A new AAMI technical information report (TIR) aims to help product designers and developers apply a more robust testing regime to infusion devices—and, ultimately, improve device, medication, and patient safety. AAMI TIR101:2021,Fluid delivery performance testing for infusion pumps, provides guidance on:

  • Expanded test conditions across the full spectrum of clinical use
  • Performance measurements translated into clinically relevant metrics
  • Standardized testing and disclosure

With few exceptions, infusion devices have not fundamentally changed over the past decade or more. But infusion practices have “markedly increased in complexity and sophistication of clinical usage,” according to the TIR’s authorsThis can result in clinician uncertainty about how these devices will perform across a broad range of conditions that have not been tested.

The international standard that addresses performance testing is IEC 60601-2-24:2012, Medical electrical equipment—Part 2-24: Particular requirements for the basic safety and essential performance of infusion pumps and controllers. The standard is “already pretty old,” says Ben Powers, vice president of infusion systems at Ivenix and cochair of the AAMI Infusion Device Committee, “and a revision appears to be at least four years away.”

Thus, TIR101—which has been in development for more than two years—is the first U.S. guidance to define fluid delivery performance test methods to accurately and efficiently align with the intended use of an infusion pump.

Complicated Use Cases Spur a “Big Innovation in Analysis”

The international standard largely relies on laboratory test conditions to evaluate infusion device performance. Real-world use cases are more complicated. “Medications are getting more and more concentrated, and they have more kinds of clinical uses,” Powers says. “There are more drugs that have immediate effects—where flow accuracy and continuity are very important. There are also a lot of new biologicals that have higher viscosities.”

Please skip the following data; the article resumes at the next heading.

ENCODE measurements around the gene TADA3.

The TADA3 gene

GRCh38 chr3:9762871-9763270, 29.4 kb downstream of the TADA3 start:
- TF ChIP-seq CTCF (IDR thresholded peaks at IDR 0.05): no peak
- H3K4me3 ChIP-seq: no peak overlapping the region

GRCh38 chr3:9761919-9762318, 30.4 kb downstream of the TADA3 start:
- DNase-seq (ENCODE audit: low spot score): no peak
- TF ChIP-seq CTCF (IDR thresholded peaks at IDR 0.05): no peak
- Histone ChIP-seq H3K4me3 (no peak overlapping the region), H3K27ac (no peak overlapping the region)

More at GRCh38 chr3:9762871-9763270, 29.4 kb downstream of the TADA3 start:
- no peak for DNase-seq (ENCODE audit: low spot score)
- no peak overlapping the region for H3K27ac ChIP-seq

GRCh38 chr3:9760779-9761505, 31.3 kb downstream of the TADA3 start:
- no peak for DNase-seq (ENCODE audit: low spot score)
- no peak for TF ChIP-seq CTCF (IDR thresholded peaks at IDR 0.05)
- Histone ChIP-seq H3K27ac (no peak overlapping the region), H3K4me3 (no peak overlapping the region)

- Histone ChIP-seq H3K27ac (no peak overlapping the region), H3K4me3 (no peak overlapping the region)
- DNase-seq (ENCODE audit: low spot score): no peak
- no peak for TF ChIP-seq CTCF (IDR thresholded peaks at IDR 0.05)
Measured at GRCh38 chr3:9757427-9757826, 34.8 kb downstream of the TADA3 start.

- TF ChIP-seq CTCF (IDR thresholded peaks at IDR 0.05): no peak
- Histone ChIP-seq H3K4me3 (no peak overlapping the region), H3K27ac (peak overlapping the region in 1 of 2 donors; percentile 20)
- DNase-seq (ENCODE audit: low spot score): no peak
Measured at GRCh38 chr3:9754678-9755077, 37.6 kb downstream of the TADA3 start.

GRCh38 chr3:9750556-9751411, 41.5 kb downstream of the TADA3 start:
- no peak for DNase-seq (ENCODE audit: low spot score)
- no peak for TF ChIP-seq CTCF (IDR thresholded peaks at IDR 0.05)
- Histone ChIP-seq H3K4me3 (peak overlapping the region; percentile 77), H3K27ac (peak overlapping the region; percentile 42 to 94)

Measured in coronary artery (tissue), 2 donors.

In addition, more high-alert medications are used in patient care today. High-alert medications “bear a heightened risk of causing significant patient harm when they are used in error,” according to the Institute for Safe Medication Practices.

“Clinicians need to rely on these pumps a lot more than they have in the past,” Powers says. “Flow rate, viscosity, head height, back pressure, and temperature are all external conditions that affect the pump output. Clinicians do not need to understand the science of infusion devices. They do need do know how different clinical conditions affect the output of the pumps. For example, flow accuracy might be 10% or 20% off for a high viscosity drug, depending on the external conditions.”

Not all instructions for use (IFU) disclose how different clinical conditions affect pump output, however. To develop the TIR, the Infusion Device Committee prioritized the most important clinical needs: flow rate accuracy and flow rate variability. To address flow rate accuracy, the committee built a full test matrix that covers all the conditions for long-term flow-rate accuracy, or the average output over time pegged to the target flow rate.

“Everybody should be testing now across the full range of conditions,” Powers says. “This aligns with input from the FDA, which expressed interest in having manufacturers test infusion devices in across a broader range of conditions.”

The committee took a very different approach to address flow rate variability (or short-term accuracy), which Powers characterized as “a big innovation in analysis.” Here’s the backstory: IEC 60601-2-24:2012 captures flow rate variability as visual representations known as “trumpet curves,” showing how flow would vary over a short period of time, such as two to five minutes. “But nobody really understood what they meant,” Powers says.

“Our approach to flow rate variability is based on pharmacokinetics, which is basically how drugs will actually behave in the bloodstream,” Powers adds. He credits AAMI Fellow Bob Butterfield, a thought leader in infusion device testing, with championing this approach. Using their collective knowledge of fluid dynamics and physics, the TIR101 team developed methods to translate measurements of flow rate variability into clinically relevant metrics. Clinicians can use this information to make informed decisions about drug delivery to achieve the tight clinical outcomes they need.

“A lot of the people on the committee have spent a lot of time in labs playing around with this challenge themselves,” Powers says. “It’s a big collaboration of creative ideas from a lot of really talented individuals across the industry.”

The final element of TIR101 is a standardized approach to disclosure about infusion pump performance in IFU, which will enable a more straightforward comparison of products.